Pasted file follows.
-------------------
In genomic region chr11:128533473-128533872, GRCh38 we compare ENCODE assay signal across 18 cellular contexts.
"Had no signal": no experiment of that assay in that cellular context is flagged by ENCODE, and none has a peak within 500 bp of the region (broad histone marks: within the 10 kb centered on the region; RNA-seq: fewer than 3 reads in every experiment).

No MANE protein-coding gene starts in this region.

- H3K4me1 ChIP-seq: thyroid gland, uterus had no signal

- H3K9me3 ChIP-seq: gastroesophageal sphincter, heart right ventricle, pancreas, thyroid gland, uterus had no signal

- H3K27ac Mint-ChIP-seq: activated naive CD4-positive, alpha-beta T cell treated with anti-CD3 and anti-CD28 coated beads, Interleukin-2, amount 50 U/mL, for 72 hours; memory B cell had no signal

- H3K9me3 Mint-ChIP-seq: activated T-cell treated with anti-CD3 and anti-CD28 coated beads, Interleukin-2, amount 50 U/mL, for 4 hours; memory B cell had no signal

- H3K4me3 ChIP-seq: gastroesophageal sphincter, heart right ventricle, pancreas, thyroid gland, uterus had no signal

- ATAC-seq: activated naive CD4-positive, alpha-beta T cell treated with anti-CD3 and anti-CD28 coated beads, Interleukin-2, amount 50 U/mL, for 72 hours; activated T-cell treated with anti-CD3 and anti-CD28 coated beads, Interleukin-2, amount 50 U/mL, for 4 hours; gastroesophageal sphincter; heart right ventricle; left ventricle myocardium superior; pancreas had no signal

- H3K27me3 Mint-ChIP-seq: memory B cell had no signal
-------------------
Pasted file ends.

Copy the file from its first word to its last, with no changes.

In genomic region chr11:128533473-128533872, GRCh38 we compare ENCODE assay signal across 18 cellular contexts.
"Had no signal": no experiment of that assay in that cellular context is flagged by ENCODE, and none has a peak within 500 bp of the region (broad histone marks: within the 10 kb centered on the region; RNA-seq: fewer than 3 reads in every experiment).

No MANE protein-coding gene starts in this region.

- H3K4me1 ChIP-seq: thyroid gland, uterus had no signal

- H3K9me3 ChIP-seq: gastroesophageal sphincter, heart right ventricle, pancreas, thyroid gland, uterus had no signal

- H3K27ac Mint-ChIP-seq: activated naive CD4-positive, alpha-beta T cell treated with anti-CD3 and anti-CD28 coated beads, Interleukin-2, amount 50 U/mL, for 72 hours; memory B cell had no signal

- H3K9me3 Mint-ChIP-seq: activated T-cell treated with anti-CD3 and anti-CD28 coated beads, Interleukin-2, amount 50 U/mL, for 4 hours; memory B cell had no signal

- H3K4me3 ChIP-seq: gastroesophageal sphincter, heart right ventricle, pancreas, thyroid gland, uterus had no signal

- ATAC-seq: activated naive CD4-positive, alpha-beta T cell treated with anti-CD3 and anti-CD28 coated beads, Interleukin-2, amount 50 U/mL, for 72 hours; activated T-cell treated with anti-CD3 and anti-CD28 coated beads, Interleukin-2, amount 50 U/mL, for 4 hours; gastroesophageal sphincter; heart right ventricle; left ventricle myocardium superior; pancreas had no signal

- H3K27me3 Mint-ChIP-seq: memory B cell had no signal